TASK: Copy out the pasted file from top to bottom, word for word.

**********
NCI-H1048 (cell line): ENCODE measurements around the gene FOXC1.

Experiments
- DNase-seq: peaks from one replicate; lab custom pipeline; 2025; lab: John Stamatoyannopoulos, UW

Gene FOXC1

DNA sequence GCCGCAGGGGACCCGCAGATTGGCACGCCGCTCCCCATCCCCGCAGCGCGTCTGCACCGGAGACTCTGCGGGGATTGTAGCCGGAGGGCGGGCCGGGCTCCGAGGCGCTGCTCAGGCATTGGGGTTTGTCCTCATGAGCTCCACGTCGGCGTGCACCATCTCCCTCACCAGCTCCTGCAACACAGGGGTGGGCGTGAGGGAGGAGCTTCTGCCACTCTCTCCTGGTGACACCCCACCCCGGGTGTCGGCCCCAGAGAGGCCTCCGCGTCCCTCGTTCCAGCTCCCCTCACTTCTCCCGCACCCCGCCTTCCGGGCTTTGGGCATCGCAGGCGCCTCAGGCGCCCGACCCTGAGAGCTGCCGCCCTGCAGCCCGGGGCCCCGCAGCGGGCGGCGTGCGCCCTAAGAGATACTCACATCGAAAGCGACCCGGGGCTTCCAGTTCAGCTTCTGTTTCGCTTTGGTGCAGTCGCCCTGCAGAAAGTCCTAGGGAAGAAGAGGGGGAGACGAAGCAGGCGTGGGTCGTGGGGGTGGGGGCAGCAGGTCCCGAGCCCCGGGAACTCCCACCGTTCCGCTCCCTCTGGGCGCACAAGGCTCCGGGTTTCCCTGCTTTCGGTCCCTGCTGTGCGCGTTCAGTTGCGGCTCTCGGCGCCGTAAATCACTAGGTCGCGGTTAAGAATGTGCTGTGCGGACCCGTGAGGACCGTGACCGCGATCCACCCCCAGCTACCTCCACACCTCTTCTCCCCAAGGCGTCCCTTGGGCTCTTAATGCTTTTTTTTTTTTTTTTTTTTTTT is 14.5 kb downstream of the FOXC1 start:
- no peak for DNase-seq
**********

NCI-H1048 (cell line): ENCODE measurements around the gene FOXC1.

Experiments
- DNase-seq: peaks from one replicate; lab custom pipeline; 2025; lab: John Stamatoyannopoulos, UW

Gene FOXC1

DNA sequence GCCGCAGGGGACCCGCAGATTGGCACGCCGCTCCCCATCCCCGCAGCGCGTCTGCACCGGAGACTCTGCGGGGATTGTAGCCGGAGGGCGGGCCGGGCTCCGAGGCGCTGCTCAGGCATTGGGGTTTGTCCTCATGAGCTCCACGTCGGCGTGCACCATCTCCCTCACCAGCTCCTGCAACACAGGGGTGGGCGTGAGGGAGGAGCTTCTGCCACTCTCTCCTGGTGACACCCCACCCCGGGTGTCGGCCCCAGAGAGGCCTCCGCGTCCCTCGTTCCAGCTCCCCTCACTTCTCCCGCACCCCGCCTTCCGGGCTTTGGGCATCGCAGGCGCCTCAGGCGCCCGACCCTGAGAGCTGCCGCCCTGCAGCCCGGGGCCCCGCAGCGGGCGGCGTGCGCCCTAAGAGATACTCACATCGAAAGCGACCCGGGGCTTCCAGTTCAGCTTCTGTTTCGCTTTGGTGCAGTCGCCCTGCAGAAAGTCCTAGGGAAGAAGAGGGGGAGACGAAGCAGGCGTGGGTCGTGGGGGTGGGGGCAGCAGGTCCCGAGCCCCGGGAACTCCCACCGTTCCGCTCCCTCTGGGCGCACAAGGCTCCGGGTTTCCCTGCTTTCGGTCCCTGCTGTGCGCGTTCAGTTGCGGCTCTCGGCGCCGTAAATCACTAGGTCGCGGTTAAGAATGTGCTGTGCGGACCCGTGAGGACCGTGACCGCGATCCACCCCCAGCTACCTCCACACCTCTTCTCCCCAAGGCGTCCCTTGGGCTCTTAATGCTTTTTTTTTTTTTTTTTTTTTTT is 14.5 kb downstream of the FOXC1 start:
- no peak for DNase-seq